AbstractsMedical & Health Science

Smoking cessation in pregnancy

by Raoul A. Walsh

Institution: University of Newcastle
Degree: PhD
Year: 1994
Keywords: smoking; smoking cessation; pregnancy; low birthweight; perinatal mortality; neonatal mortality; spontaneous abortion
Record ID: 1031963
Full text PDF: http://hdl.handle.net/1959.13/1039132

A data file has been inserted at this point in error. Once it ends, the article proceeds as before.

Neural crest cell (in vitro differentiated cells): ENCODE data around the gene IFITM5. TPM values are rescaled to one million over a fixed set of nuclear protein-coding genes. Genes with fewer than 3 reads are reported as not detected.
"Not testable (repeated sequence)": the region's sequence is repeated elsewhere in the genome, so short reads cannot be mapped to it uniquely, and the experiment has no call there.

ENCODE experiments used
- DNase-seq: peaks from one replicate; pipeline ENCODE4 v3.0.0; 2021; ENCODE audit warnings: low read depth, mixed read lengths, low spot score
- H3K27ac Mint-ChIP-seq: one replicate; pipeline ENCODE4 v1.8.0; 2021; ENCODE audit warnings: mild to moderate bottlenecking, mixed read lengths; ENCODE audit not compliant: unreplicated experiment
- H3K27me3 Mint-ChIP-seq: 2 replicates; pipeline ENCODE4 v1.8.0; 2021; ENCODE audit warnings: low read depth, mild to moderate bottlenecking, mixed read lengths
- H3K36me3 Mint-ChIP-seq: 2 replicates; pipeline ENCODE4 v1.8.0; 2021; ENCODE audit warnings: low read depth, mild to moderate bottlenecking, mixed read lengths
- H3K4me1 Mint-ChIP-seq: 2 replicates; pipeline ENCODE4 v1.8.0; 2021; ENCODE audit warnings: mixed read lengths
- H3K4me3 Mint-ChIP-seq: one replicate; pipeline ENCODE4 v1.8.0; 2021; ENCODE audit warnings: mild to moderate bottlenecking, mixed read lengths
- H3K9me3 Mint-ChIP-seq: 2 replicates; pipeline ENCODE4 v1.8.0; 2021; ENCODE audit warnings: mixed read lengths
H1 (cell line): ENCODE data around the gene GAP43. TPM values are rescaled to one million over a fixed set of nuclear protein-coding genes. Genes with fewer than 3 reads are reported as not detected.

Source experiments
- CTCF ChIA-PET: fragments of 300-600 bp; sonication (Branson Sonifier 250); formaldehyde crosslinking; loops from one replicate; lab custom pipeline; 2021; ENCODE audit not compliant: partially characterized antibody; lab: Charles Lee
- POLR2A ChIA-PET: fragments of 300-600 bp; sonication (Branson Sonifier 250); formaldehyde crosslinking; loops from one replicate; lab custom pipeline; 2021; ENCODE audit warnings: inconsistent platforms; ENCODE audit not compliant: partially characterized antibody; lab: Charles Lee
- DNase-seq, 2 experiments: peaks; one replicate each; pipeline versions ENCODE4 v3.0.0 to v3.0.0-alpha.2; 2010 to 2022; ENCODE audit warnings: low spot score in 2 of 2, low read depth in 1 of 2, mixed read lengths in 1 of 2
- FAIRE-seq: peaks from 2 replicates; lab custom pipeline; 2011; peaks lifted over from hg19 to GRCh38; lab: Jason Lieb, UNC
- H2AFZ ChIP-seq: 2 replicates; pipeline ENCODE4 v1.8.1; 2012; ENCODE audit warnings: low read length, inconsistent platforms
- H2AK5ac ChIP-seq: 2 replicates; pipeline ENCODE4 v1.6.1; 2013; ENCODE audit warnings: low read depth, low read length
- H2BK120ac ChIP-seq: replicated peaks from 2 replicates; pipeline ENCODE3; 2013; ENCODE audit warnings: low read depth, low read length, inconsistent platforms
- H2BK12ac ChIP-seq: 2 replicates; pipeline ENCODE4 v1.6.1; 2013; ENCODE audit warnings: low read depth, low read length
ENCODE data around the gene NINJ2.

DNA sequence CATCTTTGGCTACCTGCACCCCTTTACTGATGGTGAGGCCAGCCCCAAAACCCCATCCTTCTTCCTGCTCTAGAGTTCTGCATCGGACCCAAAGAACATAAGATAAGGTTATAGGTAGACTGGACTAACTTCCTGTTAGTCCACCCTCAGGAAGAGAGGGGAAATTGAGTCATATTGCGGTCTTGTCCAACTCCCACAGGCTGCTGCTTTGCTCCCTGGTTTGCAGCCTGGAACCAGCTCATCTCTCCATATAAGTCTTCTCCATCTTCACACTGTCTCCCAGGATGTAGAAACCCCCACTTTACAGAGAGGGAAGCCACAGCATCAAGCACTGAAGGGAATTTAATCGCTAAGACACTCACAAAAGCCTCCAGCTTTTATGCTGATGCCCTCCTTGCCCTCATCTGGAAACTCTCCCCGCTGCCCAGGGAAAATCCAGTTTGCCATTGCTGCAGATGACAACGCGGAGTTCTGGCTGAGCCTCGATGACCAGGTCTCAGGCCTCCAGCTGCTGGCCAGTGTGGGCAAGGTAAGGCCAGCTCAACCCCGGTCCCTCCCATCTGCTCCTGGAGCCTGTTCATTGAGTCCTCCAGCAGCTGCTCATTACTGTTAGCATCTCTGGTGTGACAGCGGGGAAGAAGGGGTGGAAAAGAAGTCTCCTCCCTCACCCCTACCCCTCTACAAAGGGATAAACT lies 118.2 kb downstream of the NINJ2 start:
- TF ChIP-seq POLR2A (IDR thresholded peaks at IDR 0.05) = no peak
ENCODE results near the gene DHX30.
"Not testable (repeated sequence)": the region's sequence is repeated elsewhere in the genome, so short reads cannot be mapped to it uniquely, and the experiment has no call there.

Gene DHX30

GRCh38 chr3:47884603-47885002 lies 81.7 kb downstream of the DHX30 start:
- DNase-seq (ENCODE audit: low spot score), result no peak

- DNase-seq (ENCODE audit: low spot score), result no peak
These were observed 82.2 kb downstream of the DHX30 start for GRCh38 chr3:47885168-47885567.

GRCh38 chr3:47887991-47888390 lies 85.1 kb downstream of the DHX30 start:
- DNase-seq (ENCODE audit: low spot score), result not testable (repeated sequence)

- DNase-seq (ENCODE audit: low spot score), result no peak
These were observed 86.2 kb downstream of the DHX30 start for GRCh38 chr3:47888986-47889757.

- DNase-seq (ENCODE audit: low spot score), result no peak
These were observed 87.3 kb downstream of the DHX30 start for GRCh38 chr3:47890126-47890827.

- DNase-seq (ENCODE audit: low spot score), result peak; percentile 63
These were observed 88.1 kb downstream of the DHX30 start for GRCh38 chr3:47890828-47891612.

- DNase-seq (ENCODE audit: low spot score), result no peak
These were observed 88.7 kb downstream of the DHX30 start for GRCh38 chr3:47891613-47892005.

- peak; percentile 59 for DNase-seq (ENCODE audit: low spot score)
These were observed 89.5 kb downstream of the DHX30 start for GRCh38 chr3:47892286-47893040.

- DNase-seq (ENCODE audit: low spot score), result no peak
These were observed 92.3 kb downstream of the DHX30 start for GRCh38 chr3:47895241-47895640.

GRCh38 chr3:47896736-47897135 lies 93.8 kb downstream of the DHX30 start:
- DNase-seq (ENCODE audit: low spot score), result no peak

Research Doctorate - Doctor of Philosophy (PhD) Smoking during pregnancy has been associated with many adverse pregnancy outcomes. However, debate continues about whether smoking causes these outcomes. Chapter 1 reviews the evidence that smoking is a cause of adverse pregnancy outcomes. The criteria of causation proposed by Bradford Hill (1966) are examined in relation to four outcomes: low birthweight, perinatal and neonatal mortality, spontaneous abortion and long-term developmental effects. The review found that the relative risk of having a low birthweight baby is nearly doubled in women who smoke during pregnancy compared with non-smoking women and that the relative risks of spontaneous abortion and perinatal and neonatal mortality are increased by about one-third. The magnitude of the long-term effects of maternal smoking on the physical and mental development of the offspring is small but measurable. The epidemiologic evidence associating maternal smoking with major adverse pregnancy outcomes in prospective and case-control studies displays a high degree of consistency. A dose-response gradient for smoking during pregnancy has not been clearly shown in relation to perinatal and neonatal mortality. However, there is strong support for a dose-response gradient in relation to low birthweight and spontaneous abortion and moderate support for long-term developmental effects. Although a biological causal mechanism has not been clearly delineated, considerable evidence indicates that the chemicals in tobacco smoke are capable of producing deleterious changes in the placenta and fetus. In addition to support for a causative role in the four outcomes examined in detail, the chapter also presents evidence that smoking in pregnancy increases the risk of other adverse outcomes including ectopic pregnancy, antepartum haemorrhage and Sudden Infant Death Syndrome. The findings support the importance of the goal of smoking cessation in pregnancy as a means of reducing the pregnancy-related burden of illness in the community. Chapter 2 examines the effectiveness of smoking cessation programs in pregnancy. A review of the literature located 20 controlled evaluations of smoking cessation interventions in pregnancy. The studies were rated using the methodological criteria outlined by Windsor and Orleans (1986). Twelve of the studies were judged methodologically inadequate and excluded from the review. The remaining studies were found to support the efficacy of cognitive behavioural smoking cessation programs in pregnancy. There was insufficient evidence to determine whether advice, feedback or nurse home-visitation programs increased smoking cessation rates in pregnancy under ideal conditions. None of the methodologically adequate cognitive behavioural studies fulfilled the criteria necessary for a smoking cessation program to be incorporated into routine antenatal care. In public antenatal settings, the prevalence of smoking is high and usual care providers have the greatest opportunity to intervene with smoking women.…